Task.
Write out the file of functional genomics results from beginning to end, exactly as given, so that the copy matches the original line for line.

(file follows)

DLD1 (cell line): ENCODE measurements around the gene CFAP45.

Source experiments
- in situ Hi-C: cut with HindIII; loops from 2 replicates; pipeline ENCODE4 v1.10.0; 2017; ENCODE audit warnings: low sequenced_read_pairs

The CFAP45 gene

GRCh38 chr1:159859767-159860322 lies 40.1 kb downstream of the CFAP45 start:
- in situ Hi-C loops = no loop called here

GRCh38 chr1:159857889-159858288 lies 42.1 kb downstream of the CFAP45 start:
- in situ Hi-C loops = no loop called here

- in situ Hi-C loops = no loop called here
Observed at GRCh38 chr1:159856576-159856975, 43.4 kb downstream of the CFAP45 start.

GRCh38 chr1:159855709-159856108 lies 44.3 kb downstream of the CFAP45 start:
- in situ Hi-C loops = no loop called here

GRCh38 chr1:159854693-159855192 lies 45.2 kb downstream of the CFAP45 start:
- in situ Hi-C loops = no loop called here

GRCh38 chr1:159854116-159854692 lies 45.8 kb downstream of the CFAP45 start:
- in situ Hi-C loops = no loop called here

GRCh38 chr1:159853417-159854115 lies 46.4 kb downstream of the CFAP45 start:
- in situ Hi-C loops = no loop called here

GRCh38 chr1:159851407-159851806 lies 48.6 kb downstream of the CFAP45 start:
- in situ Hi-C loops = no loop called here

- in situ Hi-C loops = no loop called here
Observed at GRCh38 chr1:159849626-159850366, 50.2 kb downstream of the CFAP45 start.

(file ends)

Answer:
DLD1 (cell line): ENCODE measurements around the gene CFAP45.

Source experiments
- in situ Hi-C: cut with HindIII; loops from 2 replicates; pipeline ENCODE4 v1.10.0; 2017; ENCODE audit warnings: low sequenced_read_pairs

The CFAP45 gene

GRCh38 chr1:159859767-159860322 lies 40.1 kb downstream of the CFAP45 start:
- in situ Hi-C loops = no loop called here

GRCh38 chr1:159857889-159858288 lies 42.1 kb downstream of the CFAP45 start:
- in situ Hi-C loops = no loop called here

- in situ Hi-C loops = no loop called here
Observed at GRCh38 chr1:159856576-159856975, 43.4 kb downstream of the CFAP45 start.

GRCh38 chr1:159855709-159856108 lies 44.3 kb downstream of the CFAP45 start:
- in situ Hi-C loops = no loop called here

GRCh38 chr1:159854693-159855192 lies 45.2 kb downstream of the CFAP45 start:
- in situ Hi-C loops = no loop called here

GRCh38 chr1:159854116-159854692 lies 45.8 kb downstream of the CFAP45 start:
- in situ Hi-C loops = no loop called here

GRCh38 chr1:159853417-159854115 lies 46.4 kb downstream of the CFAP45 start:
- in situ Hi-C loops = no loop called here

GRCh38 chr1:159851407-159851806 lies 48.6 kb downstream of the CFAP45 start:
- in situ Hi-C loops = no loop called here

- in situ Hi-C loops = no loop called here
Observed at GRCh38 chr1:159849626-159850366, 50.2 kb downstream of the CFAP45 start.